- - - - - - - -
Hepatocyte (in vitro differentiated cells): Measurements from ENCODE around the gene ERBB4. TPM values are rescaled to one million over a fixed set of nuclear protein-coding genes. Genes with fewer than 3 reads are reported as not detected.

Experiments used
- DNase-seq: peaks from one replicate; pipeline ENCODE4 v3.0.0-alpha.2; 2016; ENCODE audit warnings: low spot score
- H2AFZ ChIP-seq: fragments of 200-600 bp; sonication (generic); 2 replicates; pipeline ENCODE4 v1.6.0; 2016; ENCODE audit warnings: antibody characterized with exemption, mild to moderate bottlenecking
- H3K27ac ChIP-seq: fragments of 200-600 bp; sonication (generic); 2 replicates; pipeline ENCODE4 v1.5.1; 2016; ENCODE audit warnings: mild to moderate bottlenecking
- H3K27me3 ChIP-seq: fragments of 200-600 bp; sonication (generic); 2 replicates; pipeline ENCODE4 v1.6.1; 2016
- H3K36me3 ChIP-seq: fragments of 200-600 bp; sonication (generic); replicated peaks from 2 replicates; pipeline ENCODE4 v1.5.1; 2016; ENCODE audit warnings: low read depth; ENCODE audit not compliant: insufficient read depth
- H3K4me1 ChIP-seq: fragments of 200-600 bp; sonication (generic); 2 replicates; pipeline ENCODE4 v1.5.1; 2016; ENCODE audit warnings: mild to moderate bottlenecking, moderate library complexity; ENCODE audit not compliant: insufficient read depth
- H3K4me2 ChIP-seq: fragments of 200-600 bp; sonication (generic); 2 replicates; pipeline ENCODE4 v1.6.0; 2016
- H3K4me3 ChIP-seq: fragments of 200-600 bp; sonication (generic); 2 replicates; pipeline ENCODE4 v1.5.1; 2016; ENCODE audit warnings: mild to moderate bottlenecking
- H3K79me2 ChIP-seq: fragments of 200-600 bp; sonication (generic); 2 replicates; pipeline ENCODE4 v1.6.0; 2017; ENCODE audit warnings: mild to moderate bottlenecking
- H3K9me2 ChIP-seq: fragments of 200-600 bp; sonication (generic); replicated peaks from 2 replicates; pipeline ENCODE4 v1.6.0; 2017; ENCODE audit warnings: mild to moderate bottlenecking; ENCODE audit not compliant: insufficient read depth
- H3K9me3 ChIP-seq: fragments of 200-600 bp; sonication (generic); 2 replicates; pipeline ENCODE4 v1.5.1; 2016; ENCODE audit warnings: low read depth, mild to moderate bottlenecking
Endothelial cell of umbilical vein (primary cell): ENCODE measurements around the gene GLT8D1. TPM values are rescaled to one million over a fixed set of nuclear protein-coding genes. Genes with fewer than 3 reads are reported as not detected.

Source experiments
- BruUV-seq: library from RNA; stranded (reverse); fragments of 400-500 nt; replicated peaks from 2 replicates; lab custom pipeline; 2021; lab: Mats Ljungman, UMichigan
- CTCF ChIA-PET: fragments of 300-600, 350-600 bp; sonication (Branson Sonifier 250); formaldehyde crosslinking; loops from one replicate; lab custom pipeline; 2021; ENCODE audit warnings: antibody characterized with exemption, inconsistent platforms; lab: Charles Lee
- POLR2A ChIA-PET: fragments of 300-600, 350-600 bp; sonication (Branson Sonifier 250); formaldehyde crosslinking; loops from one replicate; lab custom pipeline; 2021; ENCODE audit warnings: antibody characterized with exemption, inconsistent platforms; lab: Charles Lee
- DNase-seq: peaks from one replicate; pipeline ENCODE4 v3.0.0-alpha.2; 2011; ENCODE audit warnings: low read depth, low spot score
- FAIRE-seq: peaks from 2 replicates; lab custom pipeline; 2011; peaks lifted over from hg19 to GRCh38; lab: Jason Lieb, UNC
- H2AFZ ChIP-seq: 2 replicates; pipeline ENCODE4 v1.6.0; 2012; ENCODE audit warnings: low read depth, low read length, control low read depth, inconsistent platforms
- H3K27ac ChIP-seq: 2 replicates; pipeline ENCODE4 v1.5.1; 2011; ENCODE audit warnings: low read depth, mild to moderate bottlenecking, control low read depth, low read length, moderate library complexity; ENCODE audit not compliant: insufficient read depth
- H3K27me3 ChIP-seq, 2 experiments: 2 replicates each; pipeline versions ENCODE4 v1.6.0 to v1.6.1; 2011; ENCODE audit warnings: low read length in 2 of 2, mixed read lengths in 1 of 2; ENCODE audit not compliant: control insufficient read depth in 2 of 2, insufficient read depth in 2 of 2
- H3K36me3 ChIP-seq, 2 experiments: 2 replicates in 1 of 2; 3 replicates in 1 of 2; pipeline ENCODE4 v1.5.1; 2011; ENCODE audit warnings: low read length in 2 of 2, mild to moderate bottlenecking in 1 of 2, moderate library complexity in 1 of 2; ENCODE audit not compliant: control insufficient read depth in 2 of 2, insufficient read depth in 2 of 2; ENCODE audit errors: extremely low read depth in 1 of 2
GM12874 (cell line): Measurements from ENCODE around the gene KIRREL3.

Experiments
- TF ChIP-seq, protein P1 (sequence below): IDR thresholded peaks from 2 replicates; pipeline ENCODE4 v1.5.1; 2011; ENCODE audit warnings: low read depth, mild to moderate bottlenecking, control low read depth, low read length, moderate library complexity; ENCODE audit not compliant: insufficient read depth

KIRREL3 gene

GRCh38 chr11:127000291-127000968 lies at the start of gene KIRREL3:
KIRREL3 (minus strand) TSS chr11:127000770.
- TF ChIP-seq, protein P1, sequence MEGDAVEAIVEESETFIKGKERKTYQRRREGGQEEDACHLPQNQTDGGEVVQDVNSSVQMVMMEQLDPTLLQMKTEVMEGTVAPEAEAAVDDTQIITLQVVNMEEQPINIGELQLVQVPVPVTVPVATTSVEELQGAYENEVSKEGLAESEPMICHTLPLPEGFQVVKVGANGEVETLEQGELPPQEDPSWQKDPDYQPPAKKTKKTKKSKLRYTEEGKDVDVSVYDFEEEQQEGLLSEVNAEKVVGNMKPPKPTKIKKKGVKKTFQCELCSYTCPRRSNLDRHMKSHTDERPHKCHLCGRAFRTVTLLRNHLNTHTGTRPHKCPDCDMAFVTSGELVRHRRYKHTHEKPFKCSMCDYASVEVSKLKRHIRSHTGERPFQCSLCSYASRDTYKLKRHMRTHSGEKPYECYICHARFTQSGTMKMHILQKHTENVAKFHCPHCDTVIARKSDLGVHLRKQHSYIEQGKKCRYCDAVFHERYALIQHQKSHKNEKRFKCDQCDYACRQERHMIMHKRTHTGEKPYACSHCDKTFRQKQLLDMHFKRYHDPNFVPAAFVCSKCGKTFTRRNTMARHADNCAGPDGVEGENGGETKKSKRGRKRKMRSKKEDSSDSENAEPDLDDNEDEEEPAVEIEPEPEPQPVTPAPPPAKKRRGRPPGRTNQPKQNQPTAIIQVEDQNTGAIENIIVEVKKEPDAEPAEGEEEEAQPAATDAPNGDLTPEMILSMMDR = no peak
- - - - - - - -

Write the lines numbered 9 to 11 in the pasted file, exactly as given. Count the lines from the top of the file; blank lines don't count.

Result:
- H3K4me2 ChIP-seq: fragments of 200-600 bp; sonication (generic); 2 replicates; pipeline ENCODE4 v1.6.0; 2016
- H3K4me3 ChIP-seq: fragments of 200-600 bp; sonication (generic); 2 replicates; pipeline ENCODE4 v1.5.1; 2016; ENCODE audit warnings: mild to moderate bottlenecking
- H3K79me2 ChIP-seq: fragments of 200-600 bp; sonication (generic); 2 replicates; pipeline ENCODE4 v1.6.0; 2017; ENCODE audit warnings: mild to moderate bottlenecking